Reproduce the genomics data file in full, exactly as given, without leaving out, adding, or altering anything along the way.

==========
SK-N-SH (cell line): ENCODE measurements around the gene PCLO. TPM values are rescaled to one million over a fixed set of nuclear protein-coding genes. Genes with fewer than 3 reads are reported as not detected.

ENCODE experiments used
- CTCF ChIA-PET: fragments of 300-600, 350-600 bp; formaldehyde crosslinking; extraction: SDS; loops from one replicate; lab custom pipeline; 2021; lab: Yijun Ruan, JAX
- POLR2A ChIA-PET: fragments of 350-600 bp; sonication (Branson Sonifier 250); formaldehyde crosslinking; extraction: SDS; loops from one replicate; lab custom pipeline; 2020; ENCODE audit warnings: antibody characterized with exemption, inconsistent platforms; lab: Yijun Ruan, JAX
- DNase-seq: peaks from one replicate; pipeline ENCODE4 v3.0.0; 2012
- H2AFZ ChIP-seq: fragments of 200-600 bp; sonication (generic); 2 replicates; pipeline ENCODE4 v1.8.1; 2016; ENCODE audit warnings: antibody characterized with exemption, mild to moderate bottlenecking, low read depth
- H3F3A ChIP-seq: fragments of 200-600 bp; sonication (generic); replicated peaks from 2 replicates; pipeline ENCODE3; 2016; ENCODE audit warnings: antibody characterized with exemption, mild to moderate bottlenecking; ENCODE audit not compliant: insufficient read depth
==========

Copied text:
SK-N-SH (cell line): ENCODE measurements around the gene PCLO. TPM values are rescaled to one million over a fixed set of nuclear protein-coding genes. Genes with fewer than 3 reads are reported as not detected.

ENCODE experiments used
- CTCF ChIA-PET: fragments of 300-600, 350-600 bp; formaldehyde crosslinking; extraction: SDS; loops from one replicate; lab custom pipeline; 2021; lab: Yijun Ruan, JAX
- POLR2A ChIA-PET: fragments of 350-600 bp; sonication (Branson Sonifier 250); formaldehyde crosslinking; extraction: SDS; loops from one replicate; lab custom pipeline; 2020; ENCODE audit warnings: antibody characterized with exemption, inconsistent platforms; lab: Yijun Ruan, JAX
- DNase-seq: peaks from one replicate; pipeline ENCODE4 v3.0.0; 2012
- H2AFZ ChIP-seq: fragments of 200-600 bp; sonication (generic); 2 replicates; pipeline ENCODE4 v1.8.1; 2016; ENCODE audit warnings: antibody characterized with exemption, mild to moderate bottlenecking, low read depth
- H3F3A ChIP-seq: fragments of 200-600 bp; sonication (generic); replicated peaks from 2 replicates; pipeline ENCODE3; 2016; ENCODE audit warnings: antibody characterized with exemption, mild to moderate bottlenecking; ENCODE audit not compliant: insufficient read depth